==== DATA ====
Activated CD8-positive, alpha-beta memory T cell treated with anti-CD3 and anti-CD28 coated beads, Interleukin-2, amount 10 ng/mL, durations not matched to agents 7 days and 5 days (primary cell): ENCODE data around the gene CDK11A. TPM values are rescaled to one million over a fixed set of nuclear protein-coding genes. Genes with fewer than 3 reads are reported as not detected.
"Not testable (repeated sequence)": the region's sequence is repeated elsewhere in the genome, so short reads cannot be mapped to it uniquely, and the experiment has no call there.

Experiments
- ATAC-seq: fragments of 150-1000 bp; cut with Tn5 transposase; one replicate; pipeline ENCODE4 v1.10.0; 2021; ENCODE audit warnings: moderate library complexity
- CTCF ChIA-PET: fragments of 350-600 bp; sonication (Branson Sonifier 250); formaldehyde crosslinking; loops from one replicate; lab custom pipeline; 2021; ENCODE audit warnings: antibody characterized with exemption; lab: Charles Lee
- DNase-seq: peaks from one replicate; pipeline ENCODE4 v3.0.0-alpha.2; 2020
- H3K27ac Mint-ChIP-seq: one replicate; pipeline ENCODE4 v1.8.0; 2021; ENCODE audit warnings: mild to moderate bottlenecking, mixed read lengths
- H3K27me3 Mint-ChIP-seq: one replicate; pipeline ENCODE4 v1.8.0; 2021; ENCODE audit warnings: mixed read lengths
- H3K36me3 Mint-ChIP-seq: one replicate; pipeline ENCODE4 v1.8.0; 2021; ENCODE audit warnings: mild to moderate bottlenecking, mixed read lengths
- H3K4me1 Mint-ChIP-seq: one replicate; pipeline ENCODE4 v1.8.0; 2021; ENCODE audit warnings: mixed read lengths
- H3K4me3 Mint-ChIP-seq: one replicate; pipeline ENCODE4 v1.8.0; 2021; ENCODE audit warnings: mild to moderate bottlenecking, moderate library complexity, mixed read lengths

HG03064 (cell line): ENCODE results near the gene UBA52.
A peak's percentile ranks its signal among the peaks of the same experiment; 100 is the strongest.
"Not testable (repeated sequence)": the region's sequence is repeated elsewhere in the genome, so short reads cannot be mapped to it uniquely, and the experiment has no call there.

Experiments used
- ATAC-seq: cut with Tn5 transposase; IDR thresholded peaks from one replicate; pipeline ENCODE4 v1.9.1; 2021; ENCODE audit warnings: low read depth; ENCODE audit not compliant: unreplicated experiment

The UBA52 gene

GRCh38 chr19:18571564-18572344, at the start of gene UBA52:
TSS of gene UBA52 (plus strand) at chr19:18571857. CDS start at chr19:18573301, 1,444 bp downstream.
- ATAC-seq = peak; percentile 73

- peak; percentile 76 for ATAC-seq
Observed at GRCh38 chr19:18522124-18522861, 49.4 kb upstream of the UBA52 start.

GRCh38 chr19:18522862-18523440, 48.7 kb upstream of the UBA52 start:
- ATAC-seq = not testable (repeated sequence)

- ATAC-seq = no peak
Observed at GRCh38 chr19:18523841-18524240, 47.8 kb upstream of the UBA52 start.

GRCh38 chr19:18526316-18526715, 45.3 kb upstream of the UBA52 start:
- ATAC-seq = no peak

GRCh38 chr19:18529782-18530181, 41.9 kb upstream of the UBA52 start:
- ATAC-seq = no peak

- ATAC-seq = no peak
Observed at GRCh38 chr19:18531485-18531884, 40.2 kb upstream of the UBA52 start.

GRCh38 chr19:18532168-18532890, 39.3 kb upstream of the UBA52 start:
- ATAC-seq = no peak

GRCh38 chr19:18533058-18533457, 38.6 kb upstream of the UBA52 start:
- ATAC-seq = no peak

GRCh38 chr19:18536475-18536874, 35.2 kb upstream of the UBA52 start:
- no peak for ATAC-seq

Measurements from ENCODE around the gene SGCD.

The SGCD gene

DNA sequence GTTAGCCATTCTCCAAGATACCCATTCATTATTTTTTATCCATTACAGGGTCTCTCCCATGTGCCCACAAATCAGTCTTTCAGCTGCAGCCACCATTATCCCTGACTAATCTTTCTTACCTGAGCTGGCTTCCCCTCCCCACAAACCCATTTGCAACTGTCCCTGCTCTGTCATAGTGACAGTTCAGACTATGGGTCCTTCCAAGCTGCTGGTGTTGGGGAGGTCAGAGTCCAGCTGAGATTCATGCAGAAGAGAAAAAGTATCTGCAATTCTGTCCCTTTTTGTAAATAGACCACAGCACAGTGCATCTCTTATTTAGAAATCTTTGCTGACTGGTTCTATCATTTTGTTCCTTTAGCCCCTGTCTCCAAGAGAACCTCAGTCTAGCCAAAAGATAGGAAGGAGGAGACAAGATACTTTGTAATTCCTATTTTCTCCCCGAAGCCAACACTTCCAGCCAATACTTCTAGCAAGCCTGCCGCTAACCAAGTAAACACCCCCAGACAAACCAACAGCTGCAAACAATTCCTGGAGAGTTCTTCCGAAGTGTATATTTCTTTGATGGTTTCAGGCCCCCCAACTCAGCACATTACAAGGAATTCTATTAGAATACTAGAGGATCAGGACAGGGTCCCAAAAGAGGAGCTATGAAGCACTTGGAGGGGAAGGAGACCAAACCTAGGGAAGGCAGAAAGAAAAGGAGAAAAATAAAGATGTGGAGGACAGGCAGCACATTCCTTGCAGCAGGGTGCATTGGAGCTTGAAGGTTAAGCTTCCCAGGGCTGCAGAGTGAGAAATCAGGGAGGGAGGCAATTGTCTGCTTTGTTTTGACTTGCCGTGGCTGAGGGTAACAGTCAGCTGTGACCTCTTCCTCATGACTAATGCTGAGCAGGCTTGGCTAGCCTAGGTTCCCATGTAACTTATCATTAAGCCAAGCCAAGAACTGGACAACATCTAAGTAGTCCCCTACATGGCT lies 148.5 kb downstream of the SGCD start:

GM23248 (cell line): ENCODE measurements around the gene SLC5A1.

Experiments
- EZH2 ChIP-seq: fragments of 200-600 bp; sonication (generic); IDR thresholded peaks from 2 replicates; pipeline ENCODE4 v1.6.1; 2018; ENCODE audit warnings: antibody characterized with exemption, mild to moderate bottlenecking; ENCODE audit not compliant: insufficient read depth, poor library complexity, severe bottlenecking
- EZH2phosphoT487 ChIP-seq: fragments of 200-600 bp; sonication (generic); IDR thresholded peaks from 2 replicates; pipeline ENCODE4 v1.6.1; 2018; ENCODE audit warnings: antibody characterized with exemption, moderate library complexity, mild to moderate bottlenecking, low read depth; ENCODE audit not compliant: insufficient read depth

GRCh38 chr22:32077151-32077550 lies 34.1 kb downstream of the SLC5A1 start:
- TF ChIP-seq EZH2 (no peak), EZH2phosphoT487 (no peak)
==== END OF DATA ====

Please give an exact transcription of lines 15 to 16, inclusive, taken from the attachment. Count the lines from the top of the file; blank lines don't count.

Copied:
Experiments used
- ATAC-seq: cut with Tn5 transposase; IDR thresholded peaks from one replicate; pipeline ENCODE4 v1.9.1; 2021; ENCODE audit warnings: low read depth; ENCODE audit not compliant: unreplicated experiment